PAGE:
Toxoplasmosis is caused by infection with the obligate intracellular parasite Toxoplasma gondii. Acute infection acquired after birth may be asymptomatic but is thought to result in the lifelong chronic persistence of cysts in the host's tissues. In both acute and chronic toxoplasmosis, the parasite is responsible for clinically evident disease, including lymphadenopathy, encephalitis, myocarditis, and pneumonitis. Congenital toxoplasmosis is an infection of newborns that results from the transplacental passage of parasites from an infected mother to the fetus. These infants may be asymptomatic at birth, but most later manifest a wide range of signs and symptoms, including chorioretinitis, strabismus, epilepsy, and psychomotor retardation. In immunocompetent individuals, toxoplasmosis can also present as acute disease (typically chorioretinitis) associated with food- or waterborne sources.
T. gondii is an intracellular coccidian that infects both birds and mammals. There are two distinct stages in the life cycle of T. gondii (Fig. 214-1). In the nonfeline stage, tissue cysts that contain bradyzoites or sporulated oocysts are ingested by an intermediate host (e.g., a human, mouse, sheep, pig, or bird). The cyst is rapidly digested by the acidic-pH gastric secretions. Bradyzoites or sporozoites are released, enter the small-intestinal epithelium, and transform into rapidly dividing tachyzoites. The tachyzoites can infect and replicate in all mammalian cells except red blood cells. Once attached to the host cell, the parasite penetrates the cell and forms a parasitophorous vacuole within which it divides. Parasite replication continues until the number of parasites within the cell approaches a critical mass and the cell ruptures, releasing parasites that infect adjoining cells. As a result of this process, an infected organ soon shows evidence of cytopathology. Most tachyzoites are eliminated by the host's humoral and cell-mediated immune responses. Tissue cysts containing many bradyzoites develop 7–10 days after systemic tachyzoite infection. These tissue cysts occur in various host organs but persist principally within the central nervous system (CNS) and muscle. The development of this chronic stage completes the nonfeline portion of the life cycle. Active infection in the immunocompromised host is most likely to be due to the spontaneous release of encysted parasites that undergo rapid transformation into tachyzoites within the CNS.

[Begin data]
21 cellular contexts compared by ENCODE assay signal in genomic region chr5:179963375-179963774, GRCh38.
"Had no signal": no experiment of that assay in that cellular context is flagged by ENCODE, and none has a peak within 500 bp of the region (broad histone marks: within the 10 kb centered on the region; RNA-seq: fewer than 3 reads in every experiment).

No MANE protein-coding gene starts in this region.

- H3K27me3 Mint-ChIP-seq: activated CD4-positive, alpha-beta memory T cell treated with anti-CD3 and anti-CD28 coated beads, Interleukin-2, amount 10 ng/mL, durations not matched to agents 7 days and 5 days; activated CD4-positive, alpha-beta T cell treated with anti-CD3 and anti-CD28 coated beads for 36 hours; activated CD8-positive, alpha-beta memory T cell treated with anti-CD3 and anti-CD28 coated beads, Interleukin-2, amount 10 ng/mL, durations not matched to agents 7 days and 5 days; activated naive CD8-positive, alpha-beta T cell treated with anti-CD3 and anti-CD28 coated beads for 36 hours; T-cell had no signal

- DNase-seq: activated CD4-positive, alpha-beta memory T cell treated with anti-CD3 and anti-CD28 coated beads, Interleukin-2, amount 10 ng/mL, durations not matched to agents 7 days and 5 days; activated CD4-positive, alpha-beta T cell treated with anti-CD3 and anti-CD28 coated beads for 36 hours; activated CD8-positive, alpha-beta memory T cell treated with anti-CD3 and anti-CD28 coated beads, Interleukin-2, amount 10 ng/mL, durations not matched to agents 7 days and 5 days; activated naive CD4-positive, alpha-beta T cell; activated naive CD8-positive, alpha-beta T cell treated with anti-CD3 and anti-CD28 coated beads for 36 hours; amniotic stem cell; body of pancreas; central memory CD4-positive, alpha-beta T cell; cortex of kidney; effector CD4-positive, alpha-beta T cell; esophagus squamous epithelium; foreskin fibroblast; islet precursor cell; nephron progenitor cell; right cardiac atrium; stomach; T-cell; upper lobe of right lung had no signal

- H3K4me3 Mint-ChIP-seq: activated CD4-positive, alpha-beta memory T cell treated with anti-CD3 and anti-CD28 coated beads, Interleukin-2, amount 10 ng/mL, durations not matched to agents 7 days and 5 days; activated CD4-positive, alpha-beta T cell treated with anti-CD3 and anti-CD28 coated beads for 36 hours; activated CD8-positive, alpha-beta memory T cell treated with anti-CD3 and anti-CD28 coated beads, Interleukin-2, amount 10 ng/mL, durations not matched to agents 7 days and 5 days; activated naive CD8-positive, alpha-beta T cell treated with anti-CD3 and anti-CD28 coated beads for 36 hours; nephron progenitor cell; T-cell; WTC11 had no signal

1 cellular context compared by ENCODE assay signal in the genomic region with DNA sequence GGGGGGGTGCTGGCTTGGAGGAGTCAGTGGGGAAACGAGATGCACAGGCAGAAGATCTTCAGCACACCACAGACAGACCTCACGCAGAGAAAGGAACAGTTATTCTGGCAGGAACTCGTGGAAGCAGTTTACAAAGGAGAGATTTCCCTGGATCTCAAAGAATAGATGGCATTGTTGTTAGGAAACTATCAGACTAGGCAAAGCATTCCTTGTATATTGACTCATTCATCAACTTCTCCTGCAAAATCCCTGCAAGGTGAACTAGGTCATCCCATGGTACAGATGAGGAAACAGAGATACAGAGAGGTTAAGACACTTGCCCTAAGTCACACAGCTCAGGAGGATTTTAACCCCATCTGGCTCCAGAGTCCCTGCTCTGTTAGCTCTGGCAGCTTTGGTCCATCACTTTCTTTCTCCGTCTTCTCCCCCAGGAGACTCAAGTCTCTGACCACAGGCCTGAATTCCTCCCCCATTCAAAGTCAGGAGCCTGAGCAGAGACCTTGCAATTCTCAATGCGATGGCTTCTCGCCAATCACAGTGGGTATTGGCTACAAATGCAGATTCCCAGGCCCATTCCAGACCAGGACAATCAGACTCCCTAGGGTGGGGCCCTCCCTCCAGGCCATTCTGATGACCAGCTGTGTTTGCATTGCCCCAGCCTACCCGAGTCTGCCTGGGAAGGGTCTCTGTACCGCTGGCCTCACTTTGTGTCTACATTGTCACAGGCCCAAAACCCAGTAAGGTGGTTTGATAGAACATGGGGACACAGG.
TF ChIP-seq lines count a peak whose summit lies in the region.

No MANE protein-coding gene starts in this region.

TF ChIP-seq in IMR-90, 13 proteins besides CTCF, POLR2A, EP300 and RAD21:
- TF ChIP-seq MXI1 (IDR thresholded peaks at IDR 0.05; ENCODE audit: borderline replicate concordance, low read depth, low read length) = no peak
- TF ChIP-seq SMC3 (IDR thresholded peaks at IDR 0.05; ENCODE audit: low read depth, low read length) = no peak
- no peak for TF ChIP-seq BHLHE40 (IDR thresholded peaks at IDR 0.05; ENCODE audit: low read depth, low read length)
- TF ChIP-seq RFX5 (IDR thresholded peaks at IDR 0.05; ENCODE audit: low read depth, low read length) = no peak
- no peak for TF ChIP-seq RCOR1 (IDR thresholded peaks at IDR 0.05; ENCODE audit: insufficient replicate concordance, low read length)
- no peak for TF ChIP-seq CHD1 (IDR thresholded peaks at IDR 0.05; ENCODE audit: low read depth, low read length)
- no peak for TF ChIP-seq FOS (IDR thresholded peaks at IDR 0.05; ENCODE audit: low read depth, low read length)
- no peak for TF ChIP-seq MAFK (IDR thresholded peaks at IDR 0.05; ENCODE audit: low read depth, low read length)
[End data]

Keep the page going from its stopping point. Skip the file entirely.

Life cycle of Toxoplasma gondii. The cat is the definitive host in which the sexual phase of the cycle is completed. Oocysts shed in cat feces can infect a wide range of animals, including birds, rodents, grazing domestic animals, and humans. The bradyzoites found in the muscle of food animals may infect humans who eat insufficiently cooked meat products, particularly lamb and pork. Although human disease can take many forms, congenital infection and encephalitis from reactivation of latent infection in the brains of immunosuppressed persons are the most important manifestations. CNS, central nervous system. (Courtesy of Dominique Buzoni-Gatel, Institut Pasteur, Paris; with permission.)